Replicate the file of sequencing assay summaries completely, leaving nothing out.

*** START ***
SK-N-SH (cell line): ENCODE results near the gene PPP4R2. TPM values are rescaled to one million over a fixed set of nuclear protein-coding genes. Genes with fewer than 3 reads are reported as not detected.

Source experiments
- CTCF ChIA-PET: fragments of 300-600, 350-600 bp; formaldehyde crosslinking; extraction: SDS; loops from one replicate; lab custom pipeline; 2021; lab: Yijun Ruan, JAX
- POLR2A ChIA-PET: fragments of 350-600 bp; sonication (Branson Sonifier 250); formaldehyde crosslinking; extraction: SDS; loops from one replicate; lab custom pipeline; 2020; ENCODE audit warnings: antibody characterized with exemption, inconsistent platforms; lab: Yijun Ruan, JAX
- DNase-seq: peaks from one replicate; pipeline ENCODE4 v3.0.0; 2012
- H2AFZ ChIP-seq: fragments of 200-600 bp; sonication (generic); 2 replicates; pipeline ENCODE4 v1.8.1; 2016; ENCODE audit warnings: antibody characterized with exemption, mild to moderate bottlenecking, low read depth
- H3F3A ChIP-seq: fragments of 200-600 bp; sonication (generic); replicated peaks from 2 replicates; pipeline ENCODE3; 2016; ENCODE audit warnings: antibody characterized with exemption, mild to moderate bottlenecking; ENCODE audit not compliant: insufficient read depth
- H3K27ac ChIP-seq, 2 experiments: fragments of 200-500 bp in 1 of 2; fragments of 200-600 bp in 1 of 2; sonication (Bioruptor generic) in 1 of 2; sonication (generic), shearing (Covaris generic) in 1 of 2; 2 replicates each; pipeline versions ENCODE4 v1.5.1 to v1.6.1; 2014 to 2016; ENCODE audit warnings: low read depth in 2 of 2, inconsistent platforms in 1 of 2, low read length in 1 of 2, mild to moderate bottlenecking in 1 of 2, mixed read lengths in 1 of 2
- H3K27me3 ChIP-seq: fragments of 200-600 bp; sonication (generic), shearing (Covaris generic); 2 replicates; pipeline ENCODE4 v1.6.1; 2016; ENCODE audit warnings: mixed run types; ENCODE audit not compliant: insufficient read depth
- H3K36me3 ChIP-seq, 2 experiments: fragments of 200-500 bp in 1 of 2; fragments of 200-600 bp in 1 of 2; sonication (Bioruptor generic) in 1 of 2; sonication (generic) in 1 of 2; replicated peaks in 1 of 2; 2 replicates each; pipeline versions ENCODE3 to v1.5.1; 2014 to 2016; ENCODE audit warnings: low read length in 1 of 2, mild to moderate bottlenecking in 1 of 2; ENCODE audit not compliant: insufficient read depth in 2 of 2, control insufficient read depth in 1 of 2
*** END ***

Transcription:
SK-N-SH (cell line): ENCODE results near the gene PPP4R2. TPM values are rescaled to one million over a fixed set of nuclear protein-coding genes. Genes with fewer than 3 reads are reported as not detected.

Source experiments
- CTCF ChIA-PET: fragments of 300-600, 350-600 bp; formaldehyde crosslinking; extraction: SDS; loops from one replicate; lab custom pipeline; 2021; lab: Yijun Ruan, JAX
- POLR2A ChIA-PET: fragments of 350-600 bp; sonication (Branson Sonifier 250); formaldehyde crosslinking; extraction: SDS; loops from one replicate; lab custom pipeline; 2020; ENCODE audit warnings: antibody characterized with exemption, inconsistent platforms; lab: Yijun Ruan, JAX
- DNase-seq: peaks from one replicate; pipeline ENCODE4 v3.0.0; 2012
- H2AFZ ChIP-seq: fragments of 200-600 bp; sonication (generic); 2 replicates; pipeline ENCODE4 v1.8.1; 2016; ENCODE audit warnings: antibody characterized with exemption, mild to moderate bottlenecking, low read depth
- H3F3A ChIP-seq: fragments of 200-600 bp; sonication (generic); replicated peaks from 2 replicates; pipeline ENCODE3; 2016; ENCODE audit warnings: antibody characterized with exemption, mild to moderate bottlenecking; ENCODE audit not compliant: insufficient read depth
- H3K27ac ChIP-seq, 2 experiments: fragments of 200-500 bp in 1 of 2; fragments of 200-600 bp in 1 of 2; sonication (Bioruptor generic) in 1 of 2; sonication (generic), shearing (Covaris generic) in 1 of 2; 2 replicates each; pipeline versions ENCODE4 v1.5.1 to v1.6.1; 2014 to 2016; ENCODE audit warnings: low read depth in 2 of 2, inconsistent platforms in 1 of 2, low read length in 1 of 2, mild to moderate bottlenecking in 1 of 2, mixed read lengths in 1 of 2
- H3K27me3 ChIP-seq: fragments of 200-600 bp; sonication (generic), shearing (Covaris generic); 2 replicates; pipeline ENCODE4 v1.6.1; 2016; ENCODE audit warnings: mixed run types; ENCODE audit not compliant: insufficient read depth
- H3K36me3 ChIP-seq, 2 experiments: fragments of 200-500 bp in 1 of 2; fragments of 200-600 bp in 1 of 2; sonication (Bioruptor generic) in 1 of 2; sonication (generic) in 1 of 2; replicated peaks in 1 of 2; 2 replicates each; pipeline versions ENCODE3 to v1.5.1; 2014 to 2016; ENCODE audit warnings: low read length in 1 of 2, mild to moderate bottlenecking in 1 of 2; ENCODE audit not compliant: insufficient read depth in 2 of 2, control insufficient read depth in 1 of 2